The server consists of one or more threads running in parallel to any application threads and which serve web pages to clients. Apart from defining content, the application does not need to do anything to start the HTTP server.
The HTTP server is, by default, started by a static constructor. This
simply creates an initial thread and sets it running. Since this is
called before the scheduler is started, nothing will happen until the
server thread can also be started explicitly by the application, see
the CYGNUM_HTTPD_SERVER_AUTO_START option for
When the thread gets to run it first optionally delays for some period of time. This is to allow the application to perform any initialization free of any interference from the HTTP server. When the thread does finally run it creates a socket, binds it to the HTTP server port, and puts it into listen mode. It will then create any additional HTTPD server threads that have been configured before becoming a server thread itself.
Each HTTPD server thread simply waits for a connection to be made to the server port. When the connection is made it reads the HTTP request and extracts the filename being accessed. If the request also contains form data, this is also preserved. The filename is then looked up in a table.
Each table entry contains a filename pattern string, a pointer to a handler function, and a user defined argument for the function. Table entries are defined using the same link-time table building mechanism used to generate device tables. This is all handled by the CYG_HTTPD_TABLE_ENTRY() macro which has the following format:
#include <cyg/httpd/httpd.h> CYG_HTTPD_TABLE_ENTRY( __name, __pattern, __handler, __arg )
__name argument is a variable name for the
table entry since C does not allow us to define anonymous data
structures. This name should be chosen so that it is unique and does
not pollute the name space. The
argument is the match pattern. The
argument is a pointer to the handler function and
__arg the user defined value.
The link-time table building means that several different pieces of code can define server table entries, and so long as the patterns do not clash they can be totally oblivious of each other. However, note also that this mechanism does not guarantee the order in which entries appear, this depends on the order of object files in the link, which could vary from one build to the next. So any tricky pattern matching that relies on this may not always work.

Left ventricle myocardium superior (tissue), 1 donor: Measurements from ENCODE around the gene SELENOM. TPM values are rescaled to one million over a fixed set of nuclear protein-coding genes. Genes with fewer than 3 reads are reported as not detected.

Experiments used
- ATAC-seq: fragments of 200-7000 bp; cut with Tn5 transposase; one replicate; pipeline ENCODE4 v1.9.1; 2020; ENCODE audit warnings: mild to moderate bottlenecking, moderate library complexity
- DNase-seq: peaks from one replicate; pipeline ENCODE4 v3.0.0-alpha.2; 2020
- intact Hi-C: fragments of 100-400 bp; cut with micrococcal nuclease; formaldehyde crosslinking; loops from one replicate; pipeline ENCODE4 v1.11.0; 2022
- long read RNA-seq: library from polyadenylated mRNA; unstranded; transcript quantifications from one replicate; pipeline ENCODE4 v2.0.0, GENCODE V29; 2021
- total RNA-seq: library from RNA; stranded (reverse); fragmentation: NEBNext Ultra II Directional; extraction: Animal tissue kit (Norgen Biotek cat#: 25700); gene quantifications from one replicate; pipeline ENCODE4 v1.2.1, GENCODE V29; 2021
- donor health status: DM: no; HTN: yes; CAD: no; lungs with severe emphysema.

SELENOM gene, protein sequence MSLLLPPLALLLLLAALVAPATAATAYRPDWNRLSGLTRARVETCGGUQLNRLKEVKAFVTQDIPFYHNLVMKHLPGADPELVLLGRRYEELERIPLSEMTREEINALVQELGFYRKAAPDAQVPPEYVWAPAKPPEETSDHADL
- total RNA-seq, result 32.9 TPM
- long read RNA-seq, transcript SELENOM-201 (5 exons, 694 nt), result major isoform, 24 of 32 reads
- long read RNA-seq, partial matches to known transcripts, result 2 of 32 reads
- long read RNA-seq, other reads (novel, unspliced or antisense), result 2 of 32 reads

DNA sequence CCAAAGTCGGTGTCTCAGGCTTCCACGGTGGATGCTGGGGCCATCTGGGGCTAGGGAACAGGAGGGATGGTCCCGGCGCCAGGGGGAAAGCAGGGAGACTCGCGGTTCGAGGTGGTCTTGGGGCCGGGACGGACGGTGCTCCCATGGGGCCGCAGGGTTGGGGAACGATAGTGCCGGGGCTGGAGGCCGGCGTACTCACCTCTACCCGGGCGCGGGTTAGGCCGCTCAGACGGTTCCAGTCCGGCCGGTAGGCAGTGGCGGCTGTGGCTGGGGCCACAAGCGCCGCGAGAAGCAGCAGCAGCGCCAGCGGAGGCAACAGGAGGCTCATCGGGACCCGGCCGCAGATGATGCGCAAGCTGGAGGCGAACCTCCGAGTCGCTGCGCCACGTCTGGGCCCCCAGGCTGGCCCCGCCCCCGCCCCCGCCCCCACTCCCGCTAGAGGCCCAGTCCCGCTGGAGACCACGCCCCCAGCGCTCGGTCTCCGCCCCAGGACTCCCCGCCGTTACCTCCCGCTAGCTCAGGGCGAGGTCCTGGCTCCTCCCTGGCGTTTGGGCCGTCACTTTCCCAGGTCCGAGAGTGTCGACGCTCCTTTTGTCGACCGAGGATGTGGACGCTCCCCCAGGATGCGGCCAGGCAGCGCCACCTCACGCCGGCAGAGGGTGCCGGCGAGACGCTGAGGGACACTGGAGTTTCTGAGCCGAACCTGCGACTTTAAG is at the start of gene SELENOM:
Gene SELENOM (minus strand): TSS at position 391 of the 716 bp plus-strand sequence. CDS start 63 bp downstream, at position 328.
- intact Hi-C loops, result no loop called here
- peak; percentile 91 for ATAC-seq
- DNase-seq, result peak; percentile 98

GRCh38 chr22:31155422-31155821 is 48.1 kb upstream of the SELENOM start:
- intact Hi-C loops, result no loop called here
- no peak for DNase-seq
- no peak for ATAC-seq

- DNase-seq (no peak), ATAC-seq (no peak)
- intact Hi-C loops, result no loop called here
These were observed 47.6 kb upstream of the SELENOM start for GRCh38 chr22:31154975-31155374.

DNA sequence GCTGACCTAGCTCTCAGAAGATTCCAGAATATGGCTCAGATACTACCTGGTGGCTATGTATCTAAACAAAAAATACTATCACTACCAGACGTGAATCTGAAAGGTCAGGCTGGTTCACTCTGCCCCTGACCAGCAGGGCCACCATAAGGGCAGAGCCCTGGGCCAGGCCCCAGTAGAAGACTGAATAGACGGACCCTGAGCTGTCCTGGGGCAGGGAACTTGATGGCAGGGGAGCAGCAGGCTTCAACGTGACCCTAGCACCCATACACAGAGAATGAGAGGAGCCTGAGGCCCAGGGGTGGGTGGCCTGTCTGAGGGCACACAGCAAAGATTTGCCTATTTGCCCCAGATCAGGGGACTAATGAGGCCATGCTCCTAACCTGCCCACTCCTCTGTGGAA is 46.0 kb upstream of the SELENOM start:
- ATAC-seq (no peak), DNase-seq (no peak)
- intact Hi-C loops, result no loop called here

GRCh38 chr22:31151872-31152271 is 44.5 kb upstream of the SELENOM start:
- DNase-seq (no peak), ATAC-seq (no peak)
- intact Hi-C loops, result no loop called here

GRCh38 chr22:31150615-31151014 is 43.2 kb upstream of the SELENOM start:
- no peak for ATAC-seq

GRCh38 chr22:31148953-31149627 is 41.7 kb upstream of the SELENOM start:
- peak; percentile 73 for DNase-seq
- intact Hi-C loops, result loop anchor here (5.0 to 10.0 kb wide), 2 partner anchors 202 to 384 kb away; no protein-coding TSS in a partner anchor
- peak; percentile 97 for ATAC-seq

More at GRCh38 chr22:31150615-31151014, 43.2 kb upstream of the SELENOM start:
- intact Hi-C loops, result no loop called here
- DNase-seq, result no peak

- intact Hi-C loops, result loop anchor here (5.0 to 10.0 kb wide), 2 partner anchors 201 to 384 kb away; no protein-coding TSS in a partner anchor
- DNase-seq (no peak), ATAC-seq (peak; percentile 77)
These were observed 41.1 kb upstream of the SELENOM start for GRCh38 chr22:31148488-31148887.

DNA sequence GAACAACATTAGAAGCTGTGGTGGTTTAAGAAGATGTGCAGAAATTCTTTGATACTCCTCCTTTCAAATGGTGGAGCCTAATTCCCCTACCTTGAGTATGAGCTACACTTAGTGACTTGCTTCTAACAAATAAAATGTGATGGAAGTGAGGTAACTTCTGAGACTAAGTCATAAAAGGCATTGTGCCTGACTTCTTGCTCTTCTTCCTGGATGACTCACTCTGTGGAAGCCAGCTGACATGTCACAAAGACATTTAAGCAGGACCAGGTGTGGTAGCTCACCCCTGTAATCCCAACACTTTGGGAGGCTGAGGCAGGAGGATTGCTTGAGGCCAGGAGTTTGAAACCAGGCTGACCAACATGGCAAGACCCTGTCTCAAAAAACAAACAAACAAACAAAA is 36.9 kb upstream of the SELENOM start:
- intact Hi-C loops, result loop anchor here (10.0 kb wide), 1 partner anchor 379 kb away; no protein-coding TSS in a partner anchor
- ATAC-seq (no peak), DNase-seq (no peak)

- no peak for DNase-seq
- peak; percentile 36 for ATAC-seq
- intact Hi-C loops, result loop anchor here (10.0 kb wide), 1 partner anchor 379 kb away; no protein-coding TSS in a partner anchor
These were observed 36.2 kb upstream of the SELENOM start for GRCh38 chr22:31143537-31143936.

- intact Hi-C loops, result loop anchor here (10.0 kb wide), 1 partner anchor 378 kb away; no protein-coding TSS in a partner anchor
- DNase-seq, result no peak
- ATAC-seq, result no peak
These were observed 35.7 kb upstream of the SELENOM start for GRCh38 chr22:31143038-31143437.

A request filename matches an entry in the table if either it exactly matches the pattern string, or if the pattern ends in an asterisk, and it matches everything up to that point. So for example the pattern "/monitor/threads.html" will only match that exact filename, but the pattern "/monitor/thread-*" will match "/monitor/thread-0040.html", "/monitor/thread-0100.html" and any other filename starting with "/monitor/thread-".
When a pattern is matched, the hander function is called. It has the following prototype:
cyg_bool cyg_httpd_handler(FILE *client, char *filename, char *formdata, void *arg);
client argument is the TCP connection to
the client: anything output through this stream will be returned to
the browser. The
filename argument is the
filename from the HTTP request and the
argument is any form response data, or NULL if none was sent. The
arg argument is the user defined value from the
The handler is entirely responsible for generating the response to the client, both HTTP header and content. If the handler decides that it does not want to generate a response it can return false, in which case the table scan is resumed for another match. If no match is found, or no handler returns true, then a default response page is generated indicating that the requested page cannot be found.
Finally, the server thread closes the connection to the client and loops back to accept a new connection.